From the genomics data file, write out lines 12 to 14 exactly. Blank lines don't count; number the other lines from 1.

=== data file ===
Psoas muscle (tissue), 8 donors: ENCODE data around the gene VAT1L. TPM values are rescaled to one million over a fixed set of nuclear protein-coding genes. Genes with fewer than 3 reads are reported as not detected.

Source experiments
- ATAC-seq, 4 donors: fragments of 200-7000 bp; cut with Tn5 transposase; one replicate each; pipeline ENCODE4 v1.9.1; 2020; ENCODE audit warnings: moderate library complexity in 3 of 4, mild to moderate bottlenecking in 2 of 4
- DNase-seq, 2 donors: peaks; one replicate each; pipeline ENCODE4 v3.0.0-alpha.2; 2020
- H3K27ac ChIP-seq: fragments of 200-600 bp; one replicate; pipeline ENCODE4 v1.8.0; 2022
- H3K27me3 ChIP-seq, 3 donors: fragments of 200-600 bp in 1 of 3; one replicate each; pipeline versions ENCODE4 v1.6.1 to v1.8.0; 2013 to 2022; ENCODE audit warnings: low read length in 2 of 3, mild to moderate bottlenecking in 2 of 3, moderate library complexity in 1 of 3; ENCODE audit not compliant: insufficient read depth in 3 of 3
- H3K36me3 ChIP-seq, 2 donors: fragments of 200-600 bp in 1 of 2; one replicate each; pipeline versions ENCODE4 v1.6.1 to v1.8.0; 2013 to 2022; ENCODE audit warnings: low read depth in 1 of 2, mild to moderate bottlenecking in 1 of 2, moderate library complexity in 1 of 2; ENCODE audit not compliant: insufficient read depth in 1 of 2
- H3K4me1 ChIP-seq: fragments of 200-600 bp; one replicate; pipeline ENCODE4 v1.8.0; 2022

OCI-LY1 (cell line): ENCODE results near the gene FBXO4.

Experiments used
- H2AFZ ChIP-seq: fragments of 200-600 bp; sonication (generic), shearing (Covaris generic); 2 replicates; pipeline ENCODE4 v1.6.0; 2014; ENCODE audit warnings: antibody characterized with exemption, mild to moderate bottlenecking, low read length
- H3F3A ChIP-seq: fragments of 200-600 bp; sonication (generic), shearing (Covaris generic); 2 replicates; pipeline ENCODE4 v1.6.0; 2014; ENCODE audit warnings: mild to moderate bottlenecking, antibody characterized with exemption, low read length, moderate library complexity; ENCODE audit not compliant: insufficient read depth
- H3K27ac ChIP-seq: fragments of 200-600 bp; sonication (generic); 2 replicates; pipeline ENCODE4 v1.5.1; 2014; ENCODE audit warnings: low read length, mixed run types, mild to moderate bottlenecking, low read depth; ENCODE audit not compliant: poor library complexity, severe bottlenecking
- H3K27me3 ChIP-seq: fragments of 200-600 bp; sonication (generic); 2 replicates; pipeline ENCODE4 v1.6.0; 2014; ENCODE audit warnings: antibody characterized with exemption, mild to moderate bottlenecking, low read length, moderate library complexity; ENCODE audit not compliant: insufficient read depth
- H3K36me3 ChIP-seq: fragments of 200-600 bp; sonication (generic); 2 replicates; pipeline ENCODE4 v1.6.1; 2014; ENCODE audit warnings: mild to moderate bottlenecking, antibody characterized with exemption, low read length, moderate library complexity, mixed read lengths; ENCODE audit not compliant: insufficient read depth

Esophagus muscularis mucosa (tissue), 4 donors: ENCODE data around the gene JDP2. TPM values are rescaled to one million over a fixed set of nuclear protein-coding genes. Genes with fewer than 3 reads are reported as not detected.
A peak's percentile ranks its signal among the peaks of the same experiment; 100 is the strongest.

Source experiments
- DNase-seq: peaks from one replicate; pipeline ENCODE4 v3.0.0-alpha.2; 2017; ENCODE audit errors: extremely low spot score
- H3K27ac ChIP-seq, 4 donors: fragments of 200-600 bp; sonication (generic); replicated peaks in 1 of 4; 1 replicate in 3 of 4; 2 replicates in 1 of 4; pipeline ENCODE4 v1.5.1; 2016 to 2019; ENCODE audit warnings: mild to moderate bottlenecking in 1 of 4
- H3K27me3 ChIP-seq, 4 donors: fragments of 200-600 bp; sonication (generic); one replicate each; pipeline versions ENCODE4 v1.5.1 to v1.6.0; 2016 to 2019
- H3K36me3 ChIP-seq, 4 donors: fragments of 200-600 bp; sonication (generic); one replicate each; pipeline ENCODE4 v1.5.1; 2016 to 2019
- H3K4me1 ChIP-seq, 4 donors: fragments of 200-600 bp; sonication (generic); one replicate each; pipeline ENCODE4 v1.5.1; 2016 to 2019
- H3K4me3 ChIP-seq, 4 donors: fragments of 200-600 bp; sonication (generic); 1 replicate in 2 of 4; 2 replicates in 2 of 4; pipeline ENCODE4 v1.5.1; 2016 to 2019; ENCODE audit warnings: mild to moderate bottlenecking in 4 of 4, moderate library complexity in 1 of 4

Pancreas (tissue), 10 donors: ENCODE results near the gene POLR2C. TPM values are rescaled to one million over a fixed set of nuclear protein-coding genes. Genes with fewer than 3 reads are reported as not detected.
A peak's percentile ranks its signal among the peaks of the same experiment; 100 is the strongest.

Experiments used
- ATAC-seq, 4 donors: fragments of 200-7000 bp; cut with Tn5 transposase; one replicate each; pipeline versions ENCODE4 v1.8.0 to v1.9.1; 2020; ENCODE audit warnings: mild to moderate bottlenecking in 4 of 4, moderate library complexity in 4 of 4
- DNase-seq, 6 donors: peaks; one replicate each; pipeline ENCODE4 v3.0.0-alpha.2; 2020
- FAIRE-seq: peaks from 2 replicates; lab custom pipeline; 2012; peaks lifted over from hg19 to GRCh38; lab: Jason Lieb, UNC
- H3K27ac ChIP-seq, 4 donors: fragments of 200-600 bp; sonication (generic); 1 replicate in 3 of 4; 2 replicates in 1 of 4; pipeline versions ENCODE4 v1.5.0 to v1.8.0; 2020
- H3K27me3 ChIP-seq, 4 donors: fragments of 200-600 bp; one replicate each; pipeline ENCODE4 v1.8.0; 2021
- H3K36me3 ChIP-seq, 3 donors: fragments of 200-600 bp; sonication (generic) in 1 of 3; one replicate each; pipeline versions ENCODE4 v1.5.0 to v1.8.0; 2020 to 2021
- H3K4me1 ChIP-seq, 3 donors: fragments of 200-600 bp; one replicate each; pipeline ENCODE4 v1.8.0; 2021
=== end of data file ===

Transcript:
- H3F3A ChIP-seq: fragments of 200-600 bp; sonication (generic), shearing (Covaris generic); 2 replicates; pipeline ENCODE4 v1.6.0; 2014; ENCODE audit warnings: mild to moderate bottlenecking, antibody characterized with exemption, low read length, moderate library complexity; ENCODE audit not compliant: insufficient read depth
- H3K27ac ChIP-seq: fragments of 200-600 bp; sonication (generic); 2 replicates; pipeline ENCODE4 v1.5.1; 2014; ENCODE audit warnings: low read length, mixed run types, mild to moderate bottlenecking, low read depth; ENCODE audit not compliant: poor library complexity, severe bottlenecking
- H3K27me3 ChIP-seq: fragments of 200-600 bp; sonication (generic); 2 replicates; pipeline ENCODE4 v1.6.0; 2014; ENCODE audit warnings: antibody characterized with exemption, mild to moderate bottlenecking, low read length, moderate library complexity; ENCODE audit not compliant: insufficient read depth